That’s exactly what concerns experts like Dr. Gerald Harmon, president of the American Medical Association (AMA). “We’ve had three different pandemics,” he says. “The COVID-19 pandemic, the disinformation pandemic, and now the pandemic of distrust. So there is a substantial risk of giving more oxygen to the anti-vaxxer population.”
Falling vaccination rates
A recent CDC survey examined the changes in vaccination rates for three routine childhood shots, from 2019-2020 through 2020-2021.
- Mumps, measles and rubella (MMR), where vaccination rates dropped from 95.2% down to 93.9%
- Diphtheria and tetanus (DTaP) fell from 94.9% down to 93.6%
- Varicella or chickenpox fell from 94.8% down to 93.6%
Even small deviations below 95% are concerning, particularly when it is measles. The disease is highly transmissible and even one point lower than the 95% herd immunity rate can spread the virus widely to those who have not been vaccinated. “Measles is an incredibly contagious childhood, which carries a serious risk of lifetime injury,” says Harmon. Some cases of measles in children can lead to damage to their central nervous systems up to 10 years later than the original infection. Despite being troubling, the state vaccine rates are worse. Maryland’s vaccination rates plummeted from 95% in 2019-2020 to 87.6% for MMR, DTaP and varicella respectively. Wisconsin suffered a 5.5% decline to approximately 87.2%, for all three shots. Idaho was the state with 86% vaccinations for this age group. This represents a drop of 3% from 2019-2020.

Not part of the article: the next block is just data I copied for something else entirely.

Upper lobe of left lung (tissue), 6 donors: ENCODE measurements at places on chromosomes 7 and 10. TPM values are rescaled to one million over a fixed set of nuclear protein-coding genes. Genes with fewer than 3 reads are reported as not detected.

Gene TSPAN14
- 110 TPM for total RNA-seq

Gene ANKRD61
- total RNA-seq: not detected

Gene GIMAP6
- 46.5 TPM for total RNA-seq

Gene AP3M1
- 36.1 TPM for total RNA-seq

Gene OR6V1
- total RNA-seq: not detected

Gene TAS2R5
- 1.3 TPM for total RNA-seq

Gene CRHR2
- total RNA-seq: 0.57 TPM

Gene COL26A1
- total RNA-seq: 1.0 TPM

Since the CDC last tallied childhood vaccination rates in 2021, schools have reopened—with mandates for vaccinations in place—and visits to pediatricians have increased after a sharp decline. These two factors could mean that vaccination rates could rebound, but Harmon, Kirkilas and others worry that misinformation and distrust regarding COVID-19 vaccines may have an impact on other vaccines. Indeed, “routine immunization rates have been slow to rebound,” said the American Academy of Pediatrics in January 2022.
Francesco Pierri (postdoctoral student, Polytechnic University of Milan) is the principal author of an April paper published in Nature Scientific ReportsAccording to Twitter misinformation and surveys that showed negative views about shots due to COVID-19 vaccinations, low child vaccine rates could be linked with unfounded COVID-19 rumours.
“You can assume some spillover effect,” he says. “The activity around this kind of malicious content has increased, [leading to] an increase in the prevalence of misinformation of vaccines in general.”
Says Harmon, the AMA president, and a former Major General in the Air Force Reserve and the Air National Guard: “One of the things I learned in the military was that the way to overcome resistance is to maintain overwhelming competence. These people are vaccine-reluctant and I meet with them one to one. I try to answer their questions, to stay on the side of the science, and to not get emotional.” The most effective antidote for misinformation, he says, is more information—the genuine, scientific variety.